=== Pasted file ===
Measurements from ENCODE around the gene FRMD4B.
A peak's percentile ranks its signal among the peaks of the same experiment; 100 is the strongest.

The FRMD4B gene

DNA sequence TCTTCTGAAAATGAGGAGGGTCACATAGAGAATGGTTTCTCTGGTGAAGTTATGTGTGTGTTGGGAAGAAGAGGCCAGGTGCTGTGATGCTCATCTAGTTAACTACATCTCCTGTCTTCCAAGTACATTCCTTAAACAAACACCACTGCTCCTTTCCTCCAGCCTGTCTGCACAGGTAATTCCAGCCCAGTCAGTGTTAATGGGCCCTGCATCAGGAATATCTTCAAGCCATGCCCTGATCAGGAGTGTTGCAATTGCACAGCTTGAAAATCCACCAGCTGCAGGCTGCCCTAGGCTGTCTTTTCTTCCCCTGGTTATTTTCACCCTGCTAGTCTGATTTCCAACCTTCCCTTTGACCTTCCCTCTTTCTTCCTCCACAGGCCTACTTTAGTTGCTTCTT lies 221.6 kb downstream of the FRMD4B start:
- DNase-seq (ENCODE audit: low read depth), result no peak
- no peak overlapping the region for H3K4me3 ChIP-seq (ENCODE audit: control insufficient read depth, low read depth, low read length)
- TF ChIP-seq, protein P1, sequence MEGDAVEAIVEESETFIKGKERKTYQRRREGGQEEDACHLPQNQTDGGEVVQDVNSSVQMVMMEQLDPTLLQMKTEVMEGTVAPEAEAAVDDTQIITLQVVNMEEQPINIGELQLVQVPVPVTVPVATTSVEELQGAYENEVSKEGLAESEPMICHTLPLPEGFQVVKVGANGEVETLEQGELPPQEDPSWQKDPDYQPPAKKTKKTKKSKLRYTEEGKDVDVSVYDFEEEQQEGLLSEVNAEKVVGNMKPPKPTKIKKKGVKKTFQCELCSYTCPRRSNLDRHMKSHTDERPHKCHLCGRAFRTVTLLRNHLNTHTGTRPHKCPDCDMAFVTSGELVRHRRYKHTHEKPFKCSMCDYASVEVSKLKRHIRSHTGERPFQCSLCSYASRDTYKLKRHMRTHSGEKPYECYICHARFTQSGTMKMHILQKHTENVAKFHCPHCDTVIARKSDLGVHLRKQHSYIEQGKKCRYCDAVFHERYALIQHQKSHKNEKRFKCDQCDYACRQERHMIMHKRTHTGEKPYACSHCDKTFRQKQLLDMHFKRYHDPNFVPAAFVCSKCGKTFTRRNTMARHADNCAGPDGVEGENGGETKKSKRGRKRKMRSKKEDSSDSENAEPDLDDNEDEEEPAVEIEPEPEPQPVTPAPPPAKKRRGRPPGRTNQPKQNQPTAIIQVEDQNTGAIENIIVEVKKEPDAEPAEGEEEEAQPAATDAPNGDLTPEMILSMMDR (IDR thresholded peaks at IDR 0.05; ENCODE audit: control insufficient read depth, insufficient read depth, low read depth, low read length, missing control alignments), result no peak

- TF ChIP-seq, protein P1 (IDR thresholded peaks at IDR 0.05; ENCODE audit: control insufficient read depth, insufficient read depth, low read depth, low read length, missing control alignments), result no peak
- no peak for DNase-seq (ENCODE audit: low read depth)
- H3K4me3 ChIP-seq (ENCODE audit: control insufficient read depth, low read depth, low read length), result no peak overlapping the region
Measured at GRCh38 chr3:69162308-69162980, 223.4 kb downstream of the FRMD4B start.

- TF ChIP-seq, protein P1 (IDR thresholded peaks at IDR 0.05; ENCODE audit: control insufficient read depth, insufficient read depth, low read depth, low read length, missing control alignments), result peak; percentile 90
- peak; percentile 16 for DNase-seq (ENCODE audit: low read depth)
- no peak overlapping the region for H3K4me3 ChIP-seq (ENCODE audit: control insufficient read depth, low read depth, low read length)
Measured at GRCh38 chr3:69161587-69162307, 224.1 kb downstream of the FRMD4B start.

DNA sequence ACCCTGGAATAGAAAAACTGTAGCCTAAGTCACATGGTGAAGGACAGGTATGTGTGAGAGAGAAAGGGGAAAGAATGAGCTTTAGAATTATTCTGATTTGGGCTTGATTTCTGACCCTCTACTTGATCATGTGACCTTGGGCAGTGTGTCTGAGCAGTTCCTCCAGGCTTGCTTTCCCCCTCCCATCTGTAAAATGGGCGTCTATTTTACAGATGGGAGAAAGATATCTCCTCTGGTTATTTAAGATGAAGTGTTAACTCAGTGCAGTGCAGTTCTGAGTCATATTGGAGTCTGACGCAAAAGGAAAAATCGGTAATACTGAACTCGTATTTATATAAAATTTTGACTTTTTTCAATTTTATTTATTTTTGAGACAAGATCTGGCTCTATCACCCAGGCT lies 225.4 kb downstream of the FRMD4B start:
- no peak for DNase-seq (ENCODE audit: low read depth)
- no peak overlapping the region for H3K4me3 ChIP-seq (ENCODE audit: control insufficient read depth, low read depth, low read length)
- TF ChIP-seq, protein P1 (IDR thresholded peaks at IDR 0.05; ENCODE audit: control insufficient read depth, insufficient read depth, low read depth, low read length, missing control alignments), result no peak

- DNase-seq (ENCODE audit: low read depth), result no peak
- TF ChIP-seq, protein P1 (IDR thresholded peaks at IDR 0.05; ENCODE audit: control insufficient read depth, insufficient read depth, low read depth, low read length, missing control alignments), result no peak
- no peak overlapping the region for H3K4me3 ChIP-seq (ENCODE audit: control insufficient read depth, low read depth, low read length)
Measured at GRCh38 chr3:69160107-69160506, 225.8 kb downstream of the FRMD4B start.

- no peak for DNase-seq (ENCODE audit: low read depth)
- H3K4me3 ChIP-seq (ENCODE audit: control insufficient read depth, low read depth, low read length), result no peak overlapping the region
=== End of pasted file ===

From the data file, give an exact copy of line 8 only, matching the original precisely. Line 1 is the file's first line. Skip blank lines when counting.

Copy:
- TF ChIP-seq, protein P1 (IDR thresholded peaks at IDR 0.05; ENCODE audit: control insufficient read depth, insufficient read depth, low read depth, low read length, missing control alignments), result no peak